Adventurers returning home for the first time in a long while are noticing a lot of changes. Many are cocking their heads and saying, "What's happening this time?"
Pink-blossomed trees line the streets. Folding screens and three-colored rice cakes from the East are found everywhere.
The Carpenters' Guild, the Culinarians' Guild, and the Rhinostery worked together to bring about this festival, known as "Hina-Matsuri," which originated in Eastern lands.
But what is the meaning behind the "Hina-Matsuri"?
Adventurers hear many things, so perhaps by piecing together their stories we can determine the true nature of the festival. We asked several well-informed adventurers what they knew.
"I heard it's a festival to honor somebody important who did something good," said Kenpi (Lakshmi).
"Isn't this a festival to pray for chocobos to grow big and strong?" said Kityo (Ragnarok).
"It's the 'Doll Festival!' You set up dolls on a 'hinadan' and pray for the health of your daughters. If you forget to take down the doll stand before the end of the festival, your daughters will never marry. You have to be careful," said Gerugeru (Bismarck).
"I heard that it's a festival for families with daughters. They decorate the house with mock-ups of the things their daughters will need when they get married," said Asaichi (Lakshmi).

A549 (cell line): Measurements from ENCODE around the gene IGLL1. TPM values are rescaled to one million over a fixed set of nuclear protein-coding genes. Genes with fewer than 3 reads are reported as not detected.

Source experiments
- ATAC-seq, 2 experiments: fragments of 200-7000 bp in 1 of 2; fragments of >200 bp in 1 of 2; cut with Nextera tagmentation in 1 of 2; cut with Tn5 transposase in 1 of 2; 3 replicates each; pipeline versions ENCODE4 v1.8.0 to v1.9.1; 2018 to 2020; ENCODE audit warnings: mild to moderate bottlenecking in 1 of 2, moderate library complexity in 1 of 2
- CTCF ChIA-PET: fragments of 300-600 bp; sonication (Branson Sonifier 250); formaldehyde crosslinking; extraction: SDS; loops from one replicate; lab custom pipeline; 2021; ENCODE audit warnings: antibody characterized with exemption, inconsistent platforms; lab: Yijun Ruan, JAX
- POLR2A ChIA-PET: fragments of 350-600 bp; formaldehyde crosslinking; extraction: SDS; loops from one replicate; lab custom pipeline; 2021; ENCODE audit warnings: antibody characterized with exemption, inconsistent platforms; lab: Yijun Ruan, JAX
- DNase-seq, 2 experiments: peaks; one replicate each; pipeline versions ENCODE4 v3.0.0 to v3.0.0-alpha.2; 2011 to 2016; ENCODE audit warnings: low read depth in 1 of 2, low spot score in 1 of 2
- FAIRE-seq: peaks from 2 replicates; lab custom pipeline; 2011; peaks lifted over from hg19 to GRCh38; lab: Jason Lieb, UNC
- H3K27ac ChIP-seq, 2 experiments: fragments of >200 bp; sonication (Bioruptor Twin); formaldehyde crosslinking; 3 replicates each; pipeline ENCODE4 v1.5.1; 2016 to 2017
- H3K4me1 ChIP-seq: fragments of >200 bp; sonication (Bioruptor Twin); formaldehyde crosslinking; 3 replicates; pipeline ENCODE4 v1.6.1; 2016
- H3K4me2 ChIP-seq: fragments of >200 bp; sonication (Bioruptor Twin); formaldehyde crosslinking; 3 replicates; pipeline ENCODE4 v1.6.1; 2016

The information provided by these and many other adventurers allowed us to put together the following picture of the festival.
"Hina-Matsuri" is a festival for protecting young girls from evil and praying for their health. Also known as the "Doll Festival," it takes place on the third day of the third month of the year.
The festival decorations include miniature furniture and dolls of nobles in ceremonial dress, as well as sweet rice cakes and peach-colored flowers.
This brings up another question. Is the "Hina-Matsuri" that we witnessed authentic?
Unfortunately, it seems that there is a sizable difference between our festival and the original. Or perhaps it would be more proper to say that there is a "difference of size."
The original festival uses dolls that you can hold in one hand. Due to a misunderstanding, the decorations for the "Hina-Matsuri" were constructed on a much larger scale, allowing actual people to take the place of the dolls.
The festival was planned with the enjoyment of everyone in mind, and the spirit of the occasion seemed to reach adventurers despite the mix-up.
"I sat in front of the folding screen with my closest friend. It was strange. A lot of old memories came bubbling up. I was aware of how much time had passed and was grateful for all his help," said Poppel (Garuda).
"It was fun, I guess. When I returned to Bastok, I was greeted by a grand display of pink blossoms lining the streets. It was simply stunning. There was food, too. But the flowers were the best part," said Greywolfe (Caitsith).
A flurry of pink flower petals dances in the breeze. That gentle image has probably made everyone's day a little brighter.